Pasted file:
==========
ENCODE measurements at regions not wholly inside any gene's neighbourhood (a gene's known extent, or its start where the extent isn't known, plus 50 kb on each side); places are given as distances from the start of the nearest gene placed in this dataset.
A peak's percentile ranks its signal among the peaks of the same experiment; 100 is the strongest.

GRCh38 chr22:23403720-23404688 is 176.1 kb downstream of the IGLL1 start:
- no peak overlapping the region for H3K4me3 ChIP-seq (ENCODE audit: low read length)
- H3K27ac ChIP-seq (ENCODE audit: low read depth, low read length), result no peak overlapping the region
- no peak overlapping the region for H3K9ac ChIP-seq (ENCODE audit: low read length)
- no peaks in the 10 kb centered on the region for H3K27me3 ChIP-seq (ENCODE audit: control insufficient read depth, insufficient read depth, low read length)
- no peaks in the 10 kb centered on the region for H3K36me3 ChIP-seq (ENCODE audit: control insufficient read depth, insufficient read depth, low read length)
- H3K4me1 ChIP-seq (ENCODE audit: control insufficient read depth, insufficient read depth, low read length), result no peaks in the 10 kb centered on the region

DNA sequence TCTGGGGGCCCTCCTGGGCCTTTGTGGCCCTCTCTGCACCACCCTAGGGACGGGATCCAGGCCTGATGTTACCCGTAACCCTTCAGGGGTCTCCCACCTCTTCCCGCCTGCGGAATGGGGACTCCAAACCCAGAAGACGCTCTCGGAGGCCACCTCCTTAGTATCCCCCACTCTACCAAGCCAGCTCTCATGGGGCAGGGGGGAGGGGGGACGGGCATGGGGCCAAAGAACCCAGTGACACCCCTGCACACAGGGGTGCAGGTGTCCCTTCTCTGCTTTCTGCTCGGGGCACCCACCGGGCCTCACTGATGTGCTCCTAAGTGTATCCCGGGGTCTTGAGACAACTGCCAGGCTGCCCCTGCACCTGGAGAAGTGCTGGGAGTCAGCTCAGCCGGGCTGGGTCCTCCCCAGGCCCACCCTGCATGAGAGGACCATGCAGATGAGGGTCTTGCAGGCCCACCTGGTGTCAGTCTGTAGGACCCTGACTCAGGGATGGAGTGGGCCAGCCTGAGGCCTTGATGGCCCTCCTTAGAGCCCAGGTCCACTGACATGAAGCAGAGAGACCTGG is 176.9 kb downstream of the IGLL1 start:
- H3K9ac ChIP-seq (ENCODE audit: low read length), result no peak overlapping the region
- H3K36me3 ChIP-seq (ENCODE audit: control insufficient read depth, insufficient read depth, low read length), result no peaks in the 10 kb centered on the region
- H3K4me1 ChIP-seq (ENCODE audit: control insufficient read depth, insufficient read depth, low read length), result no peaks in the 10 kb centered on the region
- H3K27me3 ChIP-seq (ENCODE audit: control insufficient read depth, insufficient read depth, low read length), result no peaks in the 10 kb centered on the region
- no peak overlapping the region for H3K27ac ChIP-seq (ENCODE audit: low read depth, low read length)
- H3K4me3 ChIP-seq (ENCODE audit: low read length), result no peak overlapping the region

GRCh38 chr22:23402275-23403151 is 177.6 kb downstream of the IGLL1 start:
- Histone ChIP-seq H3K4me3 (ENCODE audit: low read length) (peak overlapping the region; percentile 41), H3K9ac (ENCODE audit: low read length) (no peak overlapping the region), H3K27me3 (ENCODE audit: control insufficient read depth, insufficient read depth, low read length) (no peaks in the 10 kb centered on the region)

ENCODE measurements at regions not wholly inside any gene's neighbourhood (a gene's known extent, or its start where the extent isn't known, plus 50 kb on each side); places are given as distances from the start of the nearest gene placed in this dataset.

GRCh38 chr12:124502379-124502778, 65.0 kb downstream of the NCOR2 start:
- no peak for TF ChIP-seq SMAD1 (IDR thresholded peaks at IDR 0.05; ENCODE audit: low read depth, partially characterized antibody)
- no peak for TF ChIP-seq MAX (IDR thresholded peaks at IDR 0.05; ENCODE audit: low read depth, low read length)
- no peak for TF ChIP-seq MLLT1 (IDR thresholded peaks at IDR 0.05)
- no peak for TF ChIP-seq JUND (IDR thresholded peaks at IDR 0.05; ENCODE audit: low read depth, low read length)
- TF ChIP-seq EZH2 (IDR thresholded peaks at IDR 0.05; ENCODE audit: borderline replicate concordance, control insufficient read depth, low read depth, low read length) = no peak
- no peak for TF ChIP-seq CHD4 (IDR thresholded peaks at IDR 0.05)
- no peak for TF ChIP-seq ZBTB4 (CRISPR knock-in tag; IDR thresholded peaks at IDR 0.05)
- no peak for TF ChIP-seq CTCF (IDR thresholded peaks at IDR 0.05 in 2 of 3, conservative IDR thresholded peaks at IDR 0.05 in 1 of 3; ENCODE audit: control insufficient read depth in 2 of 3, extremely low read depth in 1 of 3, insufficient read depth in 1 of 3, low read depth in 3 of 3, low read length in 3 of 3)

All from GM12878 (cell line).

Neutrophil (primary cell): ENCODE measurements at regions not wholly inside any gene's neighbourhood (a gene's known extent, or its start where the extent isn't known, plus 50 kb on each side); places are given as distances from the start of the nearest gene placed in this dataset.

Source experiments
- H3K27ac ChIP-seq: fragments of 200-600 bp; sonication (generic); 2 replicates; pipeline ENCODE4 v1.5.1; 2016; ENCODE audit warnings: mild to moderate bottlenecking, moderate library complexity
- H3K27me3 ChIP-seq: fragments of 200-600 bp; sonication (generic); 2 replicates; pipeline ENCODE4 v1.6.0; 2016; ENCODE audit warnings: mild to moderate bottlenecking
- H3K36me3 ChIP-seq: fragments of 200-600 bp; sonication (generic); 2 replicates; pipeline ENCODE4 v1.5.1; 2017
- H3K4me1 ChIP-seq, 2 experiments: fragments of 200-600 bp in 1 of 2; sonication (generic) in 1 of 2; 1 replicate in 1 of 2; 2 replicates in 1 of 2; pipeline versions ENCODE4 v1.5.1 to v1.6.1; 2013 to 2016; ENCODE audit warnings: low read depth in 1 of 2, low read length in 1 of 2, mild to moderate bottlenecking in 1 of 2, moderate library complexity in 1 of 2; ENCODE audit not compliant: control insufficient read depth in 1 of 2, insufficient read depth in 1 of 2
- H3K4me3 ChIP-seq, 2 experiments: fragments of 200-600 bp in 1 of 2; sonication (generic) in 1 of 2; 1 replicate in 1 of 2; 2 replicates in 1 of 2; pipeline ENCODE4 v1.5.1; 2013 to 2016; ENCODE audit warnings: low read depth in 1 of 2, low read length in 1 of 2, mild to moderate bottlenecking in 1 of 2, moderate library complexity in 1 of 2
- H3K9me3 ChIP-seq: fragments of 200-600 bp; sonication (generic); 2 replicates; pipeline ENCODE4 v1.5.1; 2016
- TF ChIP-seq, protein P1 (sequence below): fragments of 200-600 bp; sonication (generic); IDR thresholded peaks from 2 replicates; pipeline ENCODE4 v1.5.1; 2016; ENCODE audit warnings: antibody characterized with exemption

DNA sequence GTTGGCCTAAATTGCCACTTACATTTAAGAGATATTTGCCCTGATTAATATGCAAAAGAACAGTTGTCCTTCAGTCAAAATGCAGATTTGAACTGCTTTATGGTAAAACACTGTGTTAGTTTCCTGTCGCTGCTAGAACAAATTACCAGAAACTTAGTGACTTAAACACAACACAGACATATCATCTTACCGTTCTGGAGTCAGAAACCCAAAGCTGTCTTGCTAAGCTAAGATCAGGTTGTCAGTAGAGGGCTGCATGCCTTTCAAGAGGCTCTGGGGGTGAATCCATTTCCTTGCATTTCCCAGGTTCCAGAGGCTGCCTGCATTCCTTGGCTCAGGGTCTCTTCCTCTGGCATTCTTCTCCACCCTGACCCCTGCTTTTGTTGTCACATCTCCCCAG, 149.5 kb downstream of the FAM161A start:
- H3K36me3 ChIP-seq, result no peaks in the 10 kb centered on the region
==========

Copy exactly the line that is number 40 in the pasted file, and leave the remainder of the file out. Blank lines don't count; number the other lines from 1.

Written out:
- H3K36me3 ChIP-seq, result no peaks in the 10 kb centered on the region